1. “Somethings” – Sariah Mae. This song sounds like it was blown out of a bubble wand: a round, gleaming, shimmery, light thing that lolls along in the wind. Indie pop at its shiny, bubbly best.
2. “Super Natural” – Turnover. Does the thing has emerged in my family as a term of high praise: you need to do something, you select a tool to do it, and the tool works perfectly. It does the thing. This dream-pop tune does the thing: it has reverby guitars, delicate vocals, loping bass, and enough energy from the drums to keep the “pop” part working. Just totally solid.
3. “Bright and Blue” – Tomo Nakayama. This indie-pop track feels like walking on clouds, what with the ethereal pad synths in the background, the walking-pace shuffle snare, and the friendly vocal approach. Very excited for this upcoming album.
4. “All My Faith” – The Last Dinosaur. An intimate-yet-sweeping acoustic indie track that calls to mind Michigan-era Sufjan and other lush-arrangement singer/songwriters.
5. “Altaïr” – Camel Power Club. Well, isn’t this a wild mix: synths, acoustic guitar, ’90s hip-hop beats, bongos, breathy vocals, theremin-esque sounds, and more are all wrapped up in a smooth, grooving electro-indie-pop tune. Whoa.
6. “Living in Fame” – Fever Kids. The feathery vocals that provide the lead hook for this tune fit perfectly with a slightly ominous, LCD Soundsystem-esque bass line and create a sort of post-disco indie-pop track. The vibe here is unusual and exciting.
7. “Duluoz Dream” – Sal Dulu. A bleary-eyed jazz trumpet provides the entry point into this low-key indie-electro instrumental, squiggly bits, mournful piano, and other sounds come together to create a chill, head-bobbin’ piece.
8. “July” – Ellie Ford. Some jaunty flamenco rhythms on a nylon-string guitar provide the base of this song, which then expands into a carefully-coordinated minor-key indie-rock tune led by Ford’s delicate voice.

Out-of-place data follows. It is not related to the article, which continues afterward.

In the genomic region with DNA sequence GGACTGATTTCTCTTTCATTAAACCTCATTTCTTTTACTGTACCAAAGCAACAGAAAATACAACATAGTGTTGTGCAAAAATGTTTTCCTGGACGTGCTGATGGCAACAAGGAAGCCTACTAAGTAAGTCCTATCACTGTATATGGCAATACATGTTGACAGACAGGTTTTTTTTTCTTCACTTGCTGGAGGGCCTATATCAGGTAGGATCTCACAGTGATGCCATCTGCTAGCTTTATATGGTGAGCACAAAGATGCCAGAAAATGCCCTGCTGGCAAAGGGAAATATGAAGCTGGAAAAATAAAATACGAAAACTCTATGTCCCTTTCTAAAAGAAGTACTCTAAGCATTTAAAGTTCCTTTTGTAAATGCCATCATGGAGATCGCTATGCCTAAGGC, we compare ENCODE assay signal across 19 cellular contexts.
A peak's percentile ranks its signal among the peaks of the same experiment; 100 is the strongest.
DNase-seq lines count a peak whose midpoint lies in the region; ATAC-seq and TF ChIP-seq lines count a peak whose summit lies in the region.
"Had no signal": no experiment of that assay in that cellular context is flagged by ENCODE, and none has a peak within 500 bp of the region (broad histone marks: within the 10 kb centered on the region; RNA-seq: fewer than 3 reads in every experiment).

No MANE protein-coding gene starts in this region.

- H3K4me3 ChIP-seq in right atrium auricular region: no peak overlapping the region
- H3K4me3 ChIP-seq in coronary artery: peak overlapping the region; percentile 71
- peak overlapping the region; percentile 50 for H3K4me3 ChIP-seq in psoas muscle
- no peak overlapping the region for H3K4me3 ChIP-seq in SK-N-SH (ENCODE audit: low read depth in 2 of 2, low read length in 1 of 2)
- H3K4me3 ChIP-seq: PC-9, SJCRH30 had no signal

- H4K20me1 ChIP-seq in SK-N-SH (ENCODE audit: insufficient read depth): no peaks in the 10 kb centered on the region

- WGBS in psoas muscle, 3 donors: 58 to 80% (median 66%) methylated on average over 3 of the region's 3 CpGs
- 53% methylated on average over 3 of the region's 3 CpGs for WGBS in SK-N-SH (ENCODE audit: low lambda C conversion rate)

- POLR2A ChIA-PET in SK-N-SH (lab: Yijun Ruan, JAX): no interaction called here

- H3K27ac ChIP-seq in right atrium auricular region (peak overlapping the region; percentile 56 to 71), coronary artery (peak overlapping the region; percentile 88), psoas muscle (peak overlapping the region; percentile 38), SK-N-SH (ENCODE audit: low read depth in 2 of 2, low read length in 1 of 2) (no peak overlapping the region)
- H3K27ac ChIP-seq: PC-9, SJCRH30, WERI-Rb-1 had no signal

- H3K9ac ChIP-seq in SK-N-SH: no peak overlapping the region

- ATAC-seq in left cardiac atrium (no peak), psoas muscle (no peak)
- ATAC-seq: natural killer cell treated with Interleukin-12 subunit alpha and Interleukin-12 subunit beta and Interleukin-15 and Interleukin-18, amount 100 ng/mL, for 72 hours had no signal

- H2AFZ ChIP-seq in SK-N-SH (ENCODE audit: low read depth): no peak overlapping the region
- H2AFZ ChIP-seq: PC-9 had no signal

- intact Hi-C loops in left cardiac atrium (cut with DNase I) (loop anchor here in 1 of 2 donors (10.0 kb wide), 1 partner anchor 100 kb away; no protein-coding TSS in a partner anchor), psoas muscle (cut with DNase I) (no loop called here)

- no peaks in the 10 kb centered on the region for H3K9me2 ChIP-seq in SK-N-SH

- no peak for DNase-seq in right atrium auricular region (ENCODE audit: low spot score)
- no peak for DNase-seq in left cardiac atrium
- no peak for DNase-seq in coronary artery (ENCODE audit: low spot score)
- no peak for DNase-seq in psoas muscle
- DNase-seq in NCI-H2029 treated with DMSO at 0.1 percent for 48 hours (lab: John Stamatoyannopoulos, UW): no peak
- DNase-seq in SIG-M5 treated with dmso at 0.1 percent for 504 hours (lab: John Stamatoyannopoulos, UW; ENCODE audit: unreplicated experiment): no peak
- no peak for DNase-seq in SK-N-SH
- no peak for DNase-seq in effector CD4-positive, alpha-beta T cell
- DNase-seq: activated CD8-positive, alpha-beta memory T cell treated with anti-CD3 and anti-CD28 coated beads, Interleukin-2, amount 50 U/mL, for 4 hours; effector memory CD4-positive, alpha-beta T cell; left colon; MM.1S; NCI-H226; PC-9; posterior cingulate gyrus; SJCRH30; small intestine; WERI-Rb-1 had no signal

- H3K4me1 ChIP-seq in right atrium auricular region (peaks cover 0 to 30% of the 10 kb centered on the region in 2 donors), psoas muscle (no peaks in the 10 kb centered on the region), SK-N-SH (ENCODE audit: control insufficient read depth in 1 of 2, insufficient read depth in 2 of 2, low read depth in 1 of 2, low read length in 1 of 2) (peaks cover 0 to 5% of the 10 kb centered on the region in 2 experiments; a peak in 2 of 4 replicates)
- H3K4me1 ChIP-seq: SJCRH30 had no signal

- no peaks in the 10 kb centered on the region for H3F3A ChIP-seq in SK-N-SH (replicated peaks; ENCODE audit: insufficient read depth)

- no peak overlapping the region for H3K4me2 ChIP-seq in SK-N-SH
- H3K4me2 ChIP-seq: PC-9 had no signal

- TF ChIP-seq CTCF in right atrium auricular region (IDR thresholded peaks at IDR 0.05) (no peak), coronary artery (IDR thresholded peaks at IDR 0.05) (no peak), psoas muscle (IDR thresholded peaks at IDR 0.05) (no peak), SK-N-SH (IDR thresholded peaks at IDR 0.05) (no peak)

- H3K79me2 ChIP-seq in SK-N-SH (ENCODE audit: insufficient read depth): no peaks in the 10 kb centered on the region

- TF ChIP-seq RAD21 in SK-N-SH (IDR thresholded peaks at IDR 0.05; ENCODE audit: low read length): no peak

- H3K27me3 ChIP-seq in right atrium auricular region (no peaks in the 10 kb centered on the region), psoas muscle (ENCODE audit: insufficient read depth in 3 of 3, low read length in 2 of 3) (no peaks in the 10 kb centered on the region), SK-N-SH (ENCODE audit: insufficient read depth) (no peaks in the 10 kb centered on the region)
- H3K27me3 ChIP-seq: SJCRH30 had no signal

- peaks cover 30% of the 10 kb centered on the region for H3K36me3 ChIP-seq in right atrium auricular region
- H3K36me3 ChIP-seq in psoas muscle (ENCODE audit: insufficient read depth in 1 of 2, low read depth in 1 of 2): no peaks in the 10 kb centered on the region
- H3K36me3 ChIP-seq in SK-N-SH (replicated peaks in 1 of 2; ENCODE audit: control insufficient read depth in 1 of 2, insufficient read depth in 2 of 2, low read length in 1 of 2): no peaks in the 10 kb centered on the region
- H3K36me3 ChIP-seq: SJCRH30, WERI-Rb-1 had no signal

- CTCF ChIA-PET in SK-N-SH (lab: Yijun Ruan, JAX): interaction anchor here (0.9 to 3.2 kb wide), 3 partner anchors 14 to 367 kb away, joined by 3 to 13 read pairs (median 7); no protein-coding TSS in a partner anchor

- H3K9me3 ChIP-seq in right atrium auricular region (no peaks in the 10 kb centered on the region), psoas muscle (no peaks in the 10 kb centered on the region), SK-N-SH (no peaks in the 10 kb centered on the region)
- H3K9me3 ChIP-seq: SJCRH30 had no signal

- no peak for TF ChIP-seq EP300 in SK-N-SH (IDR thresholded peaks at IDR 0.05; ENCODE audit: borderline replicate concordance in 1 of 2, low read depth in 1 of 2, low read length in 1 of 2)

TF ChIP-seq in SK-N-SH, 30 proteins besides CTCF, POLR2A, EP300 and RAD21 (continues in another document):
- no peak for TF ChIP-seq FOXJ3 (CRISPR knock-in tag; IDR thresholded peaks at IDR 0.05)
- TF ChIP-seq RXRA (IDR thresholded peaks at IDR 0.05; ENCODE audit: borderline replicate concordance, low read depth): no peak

9. “If You Saw Her” – Mark Bryan. The quirky, plunk-plunk lead melody in this folk/country tune is a weirdly infectious riff. The rest of the tune is a bright, clear, folk/country tune guided to its satisfying conclusion by an assured hand and a lithe voice.
11. “Watching From a Distance” – David Ramirez. Ramirez updates his country sound with burbling electronics, Simon and Garfunkel-esque percussion, and a large arrangement more reminiscent of indie-folk than stark country ventures. It’s a surprising, excellent turn. His voice is still amazing–nothing changed there.
12. “I Wanna Go Down to the Basement” – Wooden Wand. Loopy, chilled-out folk that asserts “I am no longer afraid”; despite these reassurances, James Jackson Toth’s voice has a jittery quality that gives the song energy.
13. “Take Over” – Tom Rosenthal. Fans of Greg Laswell and Rush of Blood to the Head-era Coldplay will love this piano-driven tune, which pulses and pushes forward and yet still remains intimate.
14. “Killing Me” – Luke Sital-Singh. The emotional piano ballad is tough to pull off, but Sital-Singh here provides a master course on how to do it right. This song is emotionally devastating.